Depending on how serious the issue is and how complex the law might be, you may feel you need some legal input (even if you can’t afford it). A first port of call should be your Citizens Advice Bureau, advice agency or law centre. Also check your motor and household insurance policies for legal expenses cover. Many law firms offer a free first half hour of advice.

The Law Shop in Bristol advises on how best to handle straightforward matters, with DIY litigants paying £7 per five minutes. Most firms insist on being paid an hourly rate (£250 for a reasonably experienced solicitor) but, increasingly, they offer fixed fees.

The general rule in the courts in England and Wales is “costs follow the event”. “This means if you win, the other side picks up your costs and, conversely, if you lose you’re stuck with your own costs plus the other side’s,” explains Luca Badioli; adding that there are exceptions – for example, the small claims court and the employment tribunals – where, generally speaking, each side bears their own costs.

There is, for the time being, a civil legal aid scheme covering many areas of law, but most accident claims are excluded. Advice is means-tested and only about one in three people qualify.

You might be able to find a lawyer prepared to advise you on a no win, no fee basis. If you lose, your lawyer gets nothing and you pay nothing; if you win, your lawyer can double their fee and the other side should pick up your costs.

Unfortunately, the legal aid bill promises more bad news: the other side won’t have to pick up your costs and your lawyer’s success fee will come out of any compensation (subject to a 25% cap).

How should I prepare?

“It’s like going into exams when you’re a kid at school,” says Lucy Reed. “Make sure that you know where the car park is; have enough change; expect things to take all day; and make arrangements for childcare if they are stuck.”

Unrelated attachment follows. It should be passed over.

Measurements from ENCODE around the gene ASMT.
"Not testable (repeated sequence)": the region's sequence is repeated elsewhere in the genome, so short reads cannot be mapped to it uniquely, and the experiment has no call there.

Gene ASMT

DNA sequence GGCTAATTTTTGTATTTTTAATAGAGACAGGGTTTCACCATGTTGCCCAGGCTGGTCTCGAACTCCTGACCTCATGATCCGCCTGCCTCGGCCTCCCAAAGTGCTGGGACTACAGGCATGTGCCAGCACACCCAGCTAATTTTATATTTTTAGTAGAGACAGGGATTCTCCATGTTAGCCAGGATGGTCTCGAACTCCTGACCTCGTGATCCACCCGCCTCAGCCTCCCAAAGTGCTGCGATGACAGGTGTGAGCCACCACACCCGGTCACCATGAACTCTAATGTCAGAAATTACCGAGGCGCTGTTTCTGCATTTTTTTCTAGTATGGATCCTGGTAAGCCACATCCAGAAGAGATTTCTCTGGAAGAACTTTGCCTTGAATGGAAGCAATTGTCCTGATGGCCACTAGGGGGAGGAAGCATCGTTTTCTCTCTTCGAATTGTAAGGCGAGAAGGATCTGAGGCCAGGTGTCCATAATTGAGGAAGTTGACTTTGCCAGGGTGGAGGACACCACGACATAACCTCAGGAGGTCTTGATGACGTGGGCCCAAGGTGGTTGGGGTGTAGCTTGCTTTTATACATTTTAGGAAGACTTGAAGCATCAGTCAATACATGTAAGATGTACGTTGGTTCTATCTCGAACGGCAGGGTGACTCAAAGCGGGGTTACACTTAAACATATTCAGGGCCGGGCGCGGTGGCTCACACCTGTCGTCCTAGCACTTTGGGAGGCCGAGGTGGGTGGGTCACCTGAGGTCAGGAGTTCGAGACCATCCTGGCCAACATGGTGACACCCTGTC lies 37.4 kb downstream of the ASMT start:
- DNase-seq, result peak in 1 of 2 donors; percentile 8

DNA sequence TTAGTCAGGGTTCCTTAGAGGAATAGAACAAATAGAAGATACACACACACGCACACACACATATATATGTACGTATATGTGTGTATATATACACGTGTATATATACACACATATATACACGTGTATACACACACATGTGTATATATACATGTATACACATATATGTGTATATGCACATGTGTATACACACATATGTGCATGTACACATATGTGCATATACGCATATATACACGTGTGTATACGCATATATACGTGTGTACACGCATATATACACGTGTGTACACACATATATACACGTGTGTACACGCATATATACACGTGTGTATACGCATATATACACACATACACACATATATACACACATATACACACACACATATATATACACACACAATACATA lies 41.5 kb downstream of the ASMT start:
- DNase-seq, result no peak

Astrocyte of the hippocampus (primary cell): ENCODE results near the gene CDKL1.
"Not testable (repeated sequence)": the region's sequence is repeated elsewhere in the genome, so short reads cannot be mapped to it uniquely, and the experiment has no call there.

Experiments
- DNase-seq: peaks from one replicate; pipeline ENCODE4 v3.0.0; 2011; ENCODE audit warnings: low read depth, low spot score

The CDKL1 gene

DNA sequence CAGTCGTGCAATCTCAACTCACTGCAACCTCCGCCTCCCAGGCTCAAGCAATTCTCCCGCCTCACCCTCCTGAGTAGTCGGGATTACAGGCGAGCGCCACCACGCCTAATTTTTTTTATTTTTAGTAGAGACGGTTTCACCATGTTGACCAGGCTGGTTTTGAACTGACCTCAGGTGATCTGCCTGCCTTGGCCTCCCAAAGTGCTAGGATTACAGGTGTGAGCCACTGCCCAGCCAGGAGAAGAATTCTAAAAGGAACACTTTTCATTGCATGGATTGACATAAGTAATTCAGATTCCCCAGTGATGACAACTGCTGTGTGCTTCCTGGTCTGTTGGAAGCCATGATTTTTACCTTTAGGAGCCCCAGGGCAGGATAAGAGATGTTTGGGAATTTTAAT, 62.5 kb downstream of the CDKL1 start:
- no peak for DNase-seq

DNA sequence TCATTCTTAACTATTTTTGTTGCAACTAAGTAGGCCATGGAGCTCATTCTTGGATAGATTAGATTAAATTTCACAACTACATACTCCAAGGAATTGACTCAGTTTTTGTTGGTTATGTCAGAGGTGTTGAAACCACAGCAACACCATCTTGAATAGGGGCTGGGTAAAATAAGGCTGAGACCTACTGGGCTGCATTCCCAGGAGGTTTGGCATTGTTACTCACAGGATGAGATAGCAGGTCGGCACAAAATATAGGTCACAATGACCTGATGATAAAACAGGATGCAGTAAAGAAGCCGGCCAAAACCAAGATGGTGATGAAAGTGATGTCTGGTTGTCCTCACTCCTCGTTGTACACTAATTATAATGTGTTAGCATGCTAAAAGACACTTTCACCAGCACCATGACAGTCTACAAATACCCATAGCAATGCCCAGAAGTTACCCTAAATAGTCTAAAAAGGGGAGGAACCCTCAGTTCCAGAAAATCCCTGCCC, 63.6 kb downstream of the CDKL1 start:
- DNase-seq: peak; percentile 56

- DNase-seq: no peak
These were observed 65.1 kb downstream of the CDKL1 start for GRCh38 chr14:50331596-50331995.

“Take time to prepare the particulars of a claim – the statement making your case – and make sure witness statements are in order,” advises Badioli. Reed adds that if you’re going to produce documents “make sure they are provided for the court and for other parties such as your ex-partner or their lawyer. Make copies and send them out in advance”.

Consider taking a so-called McKenzie friend, who can’t speak on your behalf but can sit and support you and quietly take notes.

What should I expect?

“People can be frightened at the prospect of the unknown,” says Peter Brown. “They often have a picture in their mind of something they’ve seen on TV with images of wigs, gowns, and juries.”

However, he says that often the court proceedings (especially in the small claims and family courts) “take place in an office with a judge in a suit and everyone sitting around the table. It can be quite informal.”

Richard Miller says that court staff can be very helpful, especially for on-the-day assistance when it comes to filling in forms.

“They cannot give advice on the things you need to say or on your case but they can help with the generic issues.”

What will drive a judge potty?

“Litigants-in-person often struggle to understand the turn-taking process,” says Lucy Reed. “If there’s a lawyer involved they might get to explain the case first just so the judge can get their head around the issues. You will get the opportunity to have your say. Wait for the appropriate moment rather than butting in.”

What do I call the judge?

Don’t get too worked up about it, advises Peter Brown. “The default position is ‘Sir’ or ‘Madam’.

“It is only senior judges that are likely to be a bit crusty about being called Your Honour.”

Permanent link to this article: